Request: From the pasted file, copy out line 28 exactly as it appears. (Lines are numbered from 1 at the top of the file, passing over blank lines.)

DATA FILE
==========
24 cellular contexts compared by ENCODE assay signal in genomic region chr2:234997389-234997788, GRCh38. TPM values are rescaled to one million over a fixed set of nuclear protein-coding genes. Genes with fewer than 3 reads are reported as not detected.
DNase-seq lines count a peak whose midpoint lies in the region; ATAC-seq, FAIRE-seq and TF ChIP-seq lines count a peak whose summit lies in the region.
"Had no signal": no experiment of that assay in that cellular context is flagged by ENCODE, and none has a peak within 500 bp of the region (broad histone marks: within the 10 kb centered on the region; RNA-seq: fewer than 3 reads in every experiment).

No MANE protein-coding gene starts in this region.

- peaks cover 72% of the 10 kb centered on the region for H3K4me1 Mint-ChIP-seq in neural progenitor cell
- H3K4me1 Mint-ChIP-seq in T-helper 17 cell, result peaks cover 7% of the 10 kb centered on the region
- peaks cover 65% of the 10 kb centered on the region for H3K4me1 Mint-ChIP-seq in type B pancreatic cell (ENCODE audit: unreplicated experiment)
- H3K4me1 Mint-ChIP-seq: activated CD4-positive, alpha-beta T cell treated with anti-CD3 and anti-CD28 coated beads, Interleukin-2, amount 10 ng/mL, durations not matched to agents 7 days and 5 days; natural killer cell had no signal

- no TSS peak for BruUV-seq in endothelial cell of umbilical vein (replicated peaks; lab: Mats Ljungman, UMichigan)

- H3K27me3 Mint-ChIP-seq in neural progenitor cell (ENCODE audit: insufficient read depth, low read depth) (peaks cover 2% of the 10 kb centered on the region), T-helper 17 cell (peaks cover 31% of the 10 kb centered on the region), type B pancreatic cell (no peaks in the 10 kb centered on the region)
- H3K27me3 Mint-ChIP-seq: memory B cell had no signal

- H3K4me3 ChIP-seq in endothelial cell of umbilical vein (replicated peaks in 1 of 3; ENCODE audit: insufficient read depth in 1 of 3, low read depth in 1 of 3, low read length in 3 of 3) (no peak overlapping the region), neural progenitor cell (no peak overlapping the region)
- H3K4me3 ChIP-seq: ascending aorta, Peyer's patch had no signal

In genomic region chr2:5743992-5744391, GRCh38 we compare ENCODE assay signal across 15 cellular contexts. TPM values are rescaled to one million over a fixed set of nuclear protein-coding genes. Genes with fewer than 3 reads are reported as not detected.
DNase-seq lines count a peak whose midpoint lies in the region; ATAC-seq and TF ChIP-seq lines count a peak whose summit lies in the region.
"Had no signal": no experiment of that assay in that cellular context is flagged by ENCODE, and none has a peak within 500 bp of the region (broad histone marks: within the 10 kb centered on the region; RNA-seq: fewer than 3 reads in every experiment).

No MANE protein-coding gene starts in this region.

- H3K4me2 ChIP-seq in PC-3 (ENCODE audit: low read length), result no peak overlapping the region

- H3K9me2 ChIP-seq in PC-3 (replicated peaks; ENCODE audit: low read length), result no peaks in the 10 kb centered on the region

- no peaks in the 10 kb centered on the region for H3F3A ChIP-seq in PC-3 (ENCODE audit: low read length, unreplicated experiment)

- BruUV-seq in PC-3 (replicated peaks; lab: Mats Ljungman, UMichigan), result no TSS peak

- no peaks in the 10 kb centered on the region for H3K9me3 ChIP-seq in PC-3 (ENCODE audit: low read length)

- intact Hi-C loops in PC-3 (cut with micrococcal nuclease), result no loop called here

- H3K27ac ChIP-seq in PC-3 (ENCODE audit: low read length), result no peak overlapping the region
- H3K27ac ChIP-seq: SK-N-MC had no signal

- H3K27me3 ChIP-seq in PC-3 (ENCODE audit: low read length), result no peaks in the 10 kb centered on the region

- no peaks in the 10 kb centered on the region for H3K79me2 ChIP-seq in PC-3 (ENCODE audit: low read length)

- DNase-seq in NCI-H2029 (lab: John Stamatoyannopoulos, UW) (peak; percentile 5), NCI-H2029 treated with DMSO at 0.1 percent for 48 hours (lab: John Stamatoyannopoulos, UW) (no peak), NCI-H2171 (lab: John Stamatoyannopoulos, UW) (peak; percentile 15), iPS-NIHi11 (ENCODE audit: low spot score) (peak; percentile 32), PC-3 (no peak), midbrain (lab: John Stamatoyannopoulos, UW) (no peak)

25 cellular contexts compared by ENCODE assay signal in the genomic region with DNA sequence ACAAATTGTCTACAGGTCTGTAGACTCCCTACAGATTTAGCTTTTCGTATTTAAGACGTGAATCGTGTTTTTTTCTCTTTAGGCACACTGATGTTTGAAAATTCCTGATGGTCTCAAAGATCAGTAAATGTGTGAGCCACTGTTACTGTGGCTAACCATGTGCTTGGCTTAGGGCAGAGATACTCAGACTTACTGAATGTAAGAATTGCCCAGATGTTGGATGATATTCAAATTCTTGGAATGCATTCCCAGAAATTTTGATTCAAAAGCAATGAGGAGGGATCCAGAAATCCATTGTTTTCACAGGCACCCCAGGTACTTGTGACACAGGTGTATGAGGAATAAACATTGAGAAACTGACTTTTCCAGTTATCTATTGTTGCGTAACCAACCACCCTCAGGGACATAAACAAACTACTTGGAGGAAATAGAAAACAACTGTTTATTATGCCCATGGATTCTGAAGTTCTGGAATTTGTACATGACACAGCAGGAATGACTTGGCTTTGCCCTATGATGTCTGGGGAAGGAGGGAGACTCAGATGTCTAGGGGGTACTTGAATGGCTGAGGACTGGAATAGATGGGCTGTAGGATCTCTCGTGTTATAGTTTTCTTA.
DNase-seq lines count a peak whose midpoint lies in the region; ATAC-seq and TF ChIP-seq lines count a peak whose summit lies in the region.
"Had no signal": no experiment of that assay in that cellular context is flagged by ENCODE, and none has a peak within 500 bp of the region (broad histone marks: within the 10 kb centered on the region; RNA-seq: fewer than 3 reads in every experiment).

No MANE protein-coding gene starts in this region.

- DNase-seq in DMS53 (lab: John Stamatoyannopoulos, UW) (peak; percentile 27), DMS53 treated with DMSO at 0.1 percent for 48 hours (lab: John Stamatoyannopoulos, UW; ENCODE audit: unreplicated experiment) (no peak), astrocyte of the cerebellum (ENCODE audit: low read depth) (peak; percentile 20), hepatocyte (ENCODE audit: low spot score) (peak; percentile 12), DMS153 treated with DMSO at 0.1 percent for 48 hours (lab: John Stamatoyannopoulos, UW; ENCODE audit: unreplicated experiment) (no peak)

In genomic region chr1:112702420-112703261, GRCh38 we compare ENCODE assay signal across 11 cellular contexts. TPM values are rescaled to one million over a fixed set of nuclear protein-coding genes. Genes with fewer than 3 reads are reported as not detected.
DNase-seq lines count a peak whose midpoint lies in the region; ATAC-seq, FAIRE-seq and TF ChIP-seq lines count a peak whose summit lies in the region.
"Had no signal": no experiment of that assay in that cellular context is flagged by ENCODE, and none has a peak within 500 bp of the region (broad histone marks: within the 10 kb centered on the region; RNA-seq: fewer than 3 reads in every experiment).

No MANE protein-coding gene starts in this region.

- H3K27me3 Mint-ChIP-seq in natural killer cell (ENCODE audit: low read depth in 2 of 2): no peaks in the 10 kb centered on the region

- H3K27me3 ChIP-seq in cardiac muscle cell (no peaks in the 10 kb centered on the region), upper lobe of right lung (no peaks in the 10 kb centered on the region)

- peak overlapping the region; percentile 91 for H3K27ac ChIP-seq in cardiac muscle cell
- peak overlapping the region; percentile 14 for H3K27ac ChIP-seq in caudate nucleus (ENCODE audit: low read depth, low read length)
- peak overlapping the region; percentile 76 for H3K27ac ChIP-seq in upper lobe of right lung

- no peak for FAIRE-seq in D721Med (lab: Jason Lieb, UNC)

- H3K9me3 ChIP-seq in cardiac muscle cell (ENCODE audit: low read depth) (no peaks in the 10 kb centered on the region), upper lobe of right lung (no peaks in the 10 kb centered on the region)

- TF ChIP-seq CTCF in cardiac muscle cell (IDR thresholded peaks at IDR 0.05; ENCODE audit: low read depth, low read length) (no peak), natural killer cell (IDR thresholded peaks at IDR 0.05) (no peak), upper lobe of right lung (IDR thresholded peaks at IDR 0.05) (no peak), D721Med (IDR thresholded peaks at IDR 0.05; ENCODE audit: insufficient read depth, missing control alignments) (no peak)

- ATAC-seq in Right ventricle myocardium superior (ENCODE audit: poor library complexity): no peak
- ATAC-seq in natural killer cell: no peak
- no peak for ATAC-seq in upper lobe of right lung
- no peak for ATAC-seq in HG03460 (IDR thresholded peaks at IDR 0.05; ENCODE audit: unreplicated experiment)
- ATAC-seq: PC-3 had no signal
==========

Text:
- DNase-seq in NCI-H2029 (lab: John Stamatoyannopoulos, UW) (peak; percentile 5), NCI-H2029 treated with DMSO at 0.1 percent for 48 hours (lab: John Stamatoyannopoulos, UW) (no peak), NCI-H2171 (lab: John Stamatoyannopoulos, UW) (peak; percentile 15), iPS-NIHi11 (ENCODE audit: low spot score) (peak; percentile 32), PC-3 (no peak), midbrain (lab: John Stamatoyannopoulos, UW) (no peak)